I had (another) bad customer service experience with an airline last week. I know – a shocker. Sometimes I start to think that poor service and unhappy customers are a requirement for the airline industry. That this is a part of meeting some unwritten baseline needed for any entrant in the space. Then I come to my senses and remember that there are companies like Southwest and jetBlue who are competing in the industry, in part, by providing a high level of service; these companies have, in turn, developed legions of fans and loyal customers.
Not surprisingly, my experience last week was with none of those wonderful operators, but rather with one of their old-line stodgy competitors, namely American Airlines. Ahhh, American – you of the ancient fleet, the high fares, the grumpy flight attendants, and (apparently) the customer-phobic policies.
Without going into great detail, when returning last week from a wonderful conference, I asked an American gate agent to help me with something. What I was requesting would not have cost American a single dime in real or potential cost to them, would not have inconvenienced a single employee, and would not have impacted in any way any other customer. A few keystrokes would have accomplished my request and the net result would have saved me some hours of inconvenience and discomfort In other words a simple ‘yes’ to my request would have gone a great distance towards making me a happy camper, and would even have earned American some kind and well-deserved word of mouth from me.
American’s response was to tell me that they could indeed accommodate me, but that they would be charging me $75 to do so. When I lifted my jaw back off my chest, I asked the agent if they were kidding me. The answer was not surprising, “I am sorry, Mr. Samson, this is our policy and there is nothing we can do for you.” Wow.
The experience started me thinking about how everyday organizations miss simple opportunities to take an unhappy customer and turn them into a happy one. Just as important, organizations miss simple opportunities to avoid creating angry customers who can go around bad-mouthing a company. Why any company would not choose to create a potential evangelist for the brand is beyond me. It’s that simple and, for me, it boils down to three simple rules to guide your interactions with customers: 1) give them what they ask for, 2) Take the extra step for your customers, and 3) learn from your interactions.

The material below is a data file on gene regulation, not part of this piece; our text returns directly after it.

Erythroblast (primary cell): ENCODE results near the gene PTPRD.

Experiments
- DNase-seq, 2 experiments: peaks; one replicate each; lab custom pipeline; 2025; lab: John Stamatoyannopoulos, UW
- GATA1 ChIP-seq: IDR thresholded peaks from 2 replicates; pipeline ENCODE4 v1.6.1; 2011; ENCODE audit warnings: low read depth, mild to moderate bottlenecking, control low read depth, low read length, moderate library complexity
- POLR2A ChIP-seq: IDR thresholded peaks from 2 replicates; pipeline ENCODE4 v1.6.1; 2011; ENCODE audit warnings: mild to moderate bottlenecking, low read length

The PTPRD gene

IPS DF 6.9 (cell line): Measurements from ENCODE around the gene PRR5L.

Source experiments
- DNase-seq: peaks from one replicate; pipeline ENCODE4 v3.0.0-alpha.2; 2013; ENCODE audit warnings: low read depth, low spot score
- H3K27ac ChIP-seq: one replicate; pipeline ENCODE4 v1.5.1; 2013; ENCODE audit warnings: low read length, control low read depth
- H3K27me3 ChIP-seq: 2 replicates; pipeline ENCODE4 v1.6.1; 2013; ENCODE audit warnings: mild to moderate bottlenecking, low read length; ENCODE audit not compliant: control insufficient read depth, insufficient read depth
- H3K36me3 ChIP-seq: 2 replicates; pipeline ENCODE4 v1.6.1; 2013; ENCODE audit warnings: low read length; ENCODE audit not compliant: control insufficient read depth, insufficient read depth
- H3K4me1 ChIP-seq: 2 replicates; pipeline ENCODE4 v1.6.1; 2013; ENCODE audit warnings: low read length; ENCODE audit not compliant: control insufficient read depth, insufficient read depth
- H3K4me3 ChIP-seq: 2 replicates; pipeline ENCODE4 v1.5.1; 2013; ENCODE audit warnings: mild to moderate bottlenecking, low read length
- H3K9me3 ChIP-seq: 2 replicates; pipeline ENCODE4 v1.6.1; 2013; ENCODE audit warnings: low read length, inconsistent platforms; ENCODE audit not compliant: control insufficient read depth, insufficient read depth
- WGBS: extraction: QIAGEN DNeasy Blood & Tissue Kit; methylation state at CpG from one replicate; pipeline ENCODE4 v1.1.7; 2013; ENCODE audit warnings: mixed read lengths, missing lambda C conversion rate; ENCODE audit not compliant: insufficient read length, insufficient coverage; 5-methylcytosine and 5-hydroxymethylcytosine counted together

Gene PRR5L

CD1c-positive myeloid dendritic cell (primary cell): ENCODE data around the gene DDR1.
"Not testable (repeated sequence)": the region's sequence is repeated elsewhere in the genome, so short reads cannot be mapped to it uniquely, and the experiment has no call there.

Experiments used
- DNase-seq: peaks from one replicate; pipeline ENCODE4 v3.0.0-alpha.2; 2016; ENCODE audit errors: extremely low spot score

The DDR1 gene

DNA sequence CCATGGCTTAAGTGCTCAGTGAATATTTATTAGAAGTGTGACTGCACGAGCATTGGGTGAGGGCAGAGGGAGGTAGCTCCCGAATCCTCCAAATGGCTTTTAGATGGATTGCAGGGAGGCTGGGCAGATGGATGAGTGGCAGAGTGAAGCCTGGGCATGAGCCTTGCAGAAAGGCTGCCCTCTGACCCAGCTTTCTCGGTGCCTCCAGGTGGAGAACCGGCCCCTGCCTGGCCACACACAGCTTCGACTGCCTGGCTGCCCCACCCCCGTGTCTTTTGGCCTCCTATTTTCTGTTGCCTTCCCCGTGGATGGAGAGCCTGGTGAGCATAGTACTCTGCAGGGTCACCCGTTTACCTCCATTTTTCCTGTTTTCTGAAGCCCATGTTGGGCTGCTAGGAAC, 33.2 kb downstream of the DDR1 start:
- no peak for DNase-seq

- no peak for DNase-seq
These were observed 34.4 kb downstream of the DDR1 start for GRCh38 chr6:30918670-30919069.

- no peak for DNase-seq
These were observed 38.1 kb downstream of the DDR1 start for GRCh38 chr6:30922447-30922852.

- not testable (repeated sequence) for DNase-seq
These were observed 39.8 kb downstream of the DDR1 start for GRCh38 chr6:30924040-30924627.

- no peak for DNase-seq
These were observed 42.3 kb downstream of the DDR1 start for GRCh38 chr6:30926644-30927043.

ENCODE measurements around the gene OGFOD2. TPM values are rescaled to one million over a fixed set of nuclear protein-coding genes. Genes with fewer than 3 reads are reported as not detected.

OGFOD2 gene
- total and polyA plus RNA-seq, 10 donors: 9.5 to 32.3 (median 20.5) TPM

1. Give them what they ask for.
Seriously, why wouldn’t you? If it is within your power to grant a request, and the cost to your company is small or nonexistent the default answer should always be a “yes.” Your front-line team should always, always, always be trained and empowered such that it is as easy as possible for them to deliver this answer and they should always be ready to do so quickly.
Any time a customer, whether current, former, or potential, reaches out to you for help it is a unique occasion to engage that person, to learn from them, and to earn their loyalty. If they have taken the time to contact you, it should be viewed as an opportunity. Why? Because every company spends money to market to their audiences, to promote their brand, and to create an image. And nothing can do more to detract from that than an unhappy or angry customer. Of course, this is not possible in every single instance: sometimes satisfying the request may incur a real cost that may be too high to justify. Or sometimes, granting the request may mean inconveniencing another customer in some way. Simply put, the benefit to be gained by quickly and easily giving the customer what they asked for can be immeasurable. And, by corollary, the potential for creating an unhappy customer equally large.
2. Take the extra step.
Research has shown that brand loyalty is among the most powerful of forces in business. So, cultivating a loyal customer base pays off in many ways; for instance, word of mouth can be stimulated, the cost of acquiring new customers can be lowered, and repeat business can be improved upon. How do great companies do this? They go the extra step – they “surprise and delight,” they do nice things for customers unbidden, and they anticipate their customers needs as well as their pain points. And then, they attack; they find ways to provide extra value and not charge for it, they hand out goodies and rewards, and they constantly listen to their customers, analyze the data, and continuously improve their products or service to head off problems before they occur.
3. Learn from it.
When you have lots of different customers all making the same request of you, you probably are looking at an opportunity to improve. Why wait for yet another person to make the same request yet again? You need to constantly listen, consistently learn, and continually respond to what the customer wants. Capacity to learn and the celebration of learning itself is a value that great companies share. If you can continuously learn from your customer’s requests and from your customer’s responses, your team will improve equally continuously and your customers will love you for it.
Photo: Joe Shlabotnik
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